Black Women Deserve Nuance…Azealia Banks Included

Azealia Banks in Concert

Image by: Dena Flows

Azealia Banks is one of the most complex figures in popular culture.  Because Banks’s Twitter beefs garner so much buzz, many fail to see the shrewd analysis of the intersection of race, gender, sexuality, and culture present in Banks’s comments.  In an interview with Hot 97 last year, (which I’ve decided is a must see for anyone who wants to write about Azealia Banks now or in the future) Banks discusses the grit needed to get her album off the ground, her fierce Twitter exchanges, and the harsh reality of being a talented artist in an industry that privileges White mediocrity.

Through watching her, we are able to view the full spectrum of Black womanhood.  Despite Banks being multifaceted, she is subjected to the same narrow representation that Black female stars battle.  Her astute observations about the prevalence of sexism and racism are rarely dissected by media outlets because we already have a cultural script for an angry, Black lady, but not one for a Black female that is an adept cultural critic.  Banks disrupts the status quo, and unfortunately many have decided it is easier to label her as crazy or angry rather than engage with her points.  This past week and a half has proven no different.

(Discussions of the slur “f****t” are under this line)

‘Fag’ is not necessarily a static identity attached to a particular (homo- sexual) boy. Fag talk and fag imitations serve as a discourse with which boys discipline themselves and each other through joking relationships. Any boy can temporarily become a fag in a given social space or inter- action. This does not mean that those boys who identify as or are perceived to be homosexual are not subject to intense harassment. But becoming a fag has as much to do with failing at the masculine tasks of competence, heterosexual prowess and strength or an anyway revealing weakness or femininity, as it does with a sexual identity. This fluidity of the fag identity is what makes the specter of the fag such a powerful disciplinary mechan- ism. -C.J. Pascoe in “Dude You’re a Fag”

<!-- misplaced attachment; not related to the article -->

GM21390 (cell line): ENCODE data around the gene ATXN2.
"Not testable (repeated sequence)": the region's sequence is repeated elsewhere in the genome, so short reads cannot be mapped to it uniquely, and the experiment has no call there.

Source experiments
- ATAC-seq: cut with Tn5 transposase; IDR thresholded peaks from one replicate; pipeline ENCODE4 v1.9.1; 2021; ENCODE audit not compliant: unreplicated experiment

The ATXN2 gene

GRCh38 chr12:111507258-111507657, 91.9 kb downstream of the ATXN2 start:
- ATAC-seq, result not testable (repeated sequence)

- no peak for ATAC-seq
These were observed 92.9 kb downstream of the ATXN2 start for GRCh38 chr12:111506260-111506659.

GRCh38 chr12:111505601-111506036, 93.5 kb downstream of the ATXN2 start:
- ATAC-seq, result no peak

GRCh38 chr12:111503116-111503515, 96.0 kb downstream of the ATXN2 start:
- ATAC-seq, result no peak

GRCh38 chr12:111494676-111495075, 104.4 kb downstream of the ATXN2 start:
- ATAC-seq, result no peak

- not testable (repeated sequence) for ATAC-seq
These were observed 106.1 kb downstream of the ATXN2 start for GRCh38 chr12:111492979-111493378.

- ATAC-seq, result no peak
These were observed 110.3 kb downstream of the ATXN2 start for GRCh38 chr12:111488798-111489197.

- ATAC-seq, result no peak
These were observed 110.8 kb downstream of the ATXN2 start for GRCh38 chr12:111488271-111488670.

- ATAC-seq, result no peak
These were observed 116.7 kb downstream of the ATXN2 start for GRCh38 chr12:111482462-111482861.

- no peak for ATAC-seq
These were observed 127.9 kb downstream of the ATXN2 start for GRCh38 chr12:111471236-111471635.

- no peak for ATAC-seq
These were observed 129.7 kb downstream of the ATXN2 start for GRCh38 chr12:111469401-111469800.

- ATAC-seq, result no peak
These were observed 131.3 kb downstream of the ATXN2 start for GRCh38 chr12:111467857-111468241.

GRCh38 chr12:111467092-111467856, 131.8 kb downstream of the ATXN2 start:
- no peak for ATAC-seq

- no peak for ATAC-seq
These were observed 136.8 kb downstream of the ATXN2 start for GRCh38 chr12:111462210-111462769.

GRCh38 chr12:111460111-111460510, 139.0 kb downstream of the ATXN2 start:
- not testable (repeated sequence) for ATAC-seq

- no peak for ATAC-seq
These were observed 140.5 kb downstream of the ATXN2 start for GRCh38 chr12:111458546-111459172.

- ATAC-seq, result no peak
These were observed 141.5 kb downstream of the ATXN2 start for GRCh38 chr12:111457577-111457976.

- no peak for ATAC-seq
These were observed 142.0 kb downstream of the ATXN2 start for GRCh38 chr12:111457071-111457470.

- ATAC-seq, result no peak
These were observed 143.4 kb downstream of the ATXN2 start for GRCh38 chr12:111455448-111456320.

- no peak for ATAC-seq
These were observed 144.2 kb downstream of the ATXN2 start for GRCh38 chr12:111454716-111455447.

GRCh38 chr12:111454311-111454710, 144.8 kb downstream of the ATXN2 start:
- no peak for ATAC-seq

Nobody has ever called me a faggot*.  I’m a heterosexual woman; I don’t see it happening anytime soon.  So I can’t imagine the pain associated with a word used to terrorize and oppress members of a community. I think Azealia Banks gives us an opportunity to discuss the fluidity of language.  The above quote is from C.J. Pascoe’s article “Dude You’re a Fag” published in the journal Sexualities in 2005, and later turned into a book (I highly recommend it for anyone even remotely interested in sex and gender).  In her article, Pascoe demonstrates how the “fag discourse” is used amongst adolescents to police the boundaries of masculinity.  Though the boys were using the term fag to be disparaging, most were not intentionally using it to bully homosexual classmates.  In fact, some respondents stated that they believed using “fag” to talk about someone who was gay was wrong.  So how does this relate to Azealia Banks?  In response to the altercation on the plane, Banks has said that she uses the term “faggot” in a feminist way.  However, most wrote this explanation off as a star’s pitiful attempt to backtrack after a horrendous comment.  I cannot situate this language within my feminism, but are we right to immediately write her off?  We as a society partly evolved the definition of the word “fag”, as it is widely used to check the masculinity of peers who are often heterosexual.  So is it possible for Banks to reclaim and redefine the language in this way, and who gets to decide?  Where does the fluidity of language come in?  Well, I’m not 100% sure, nor do I know if it my place as someone who has never been called a faggot to really decide.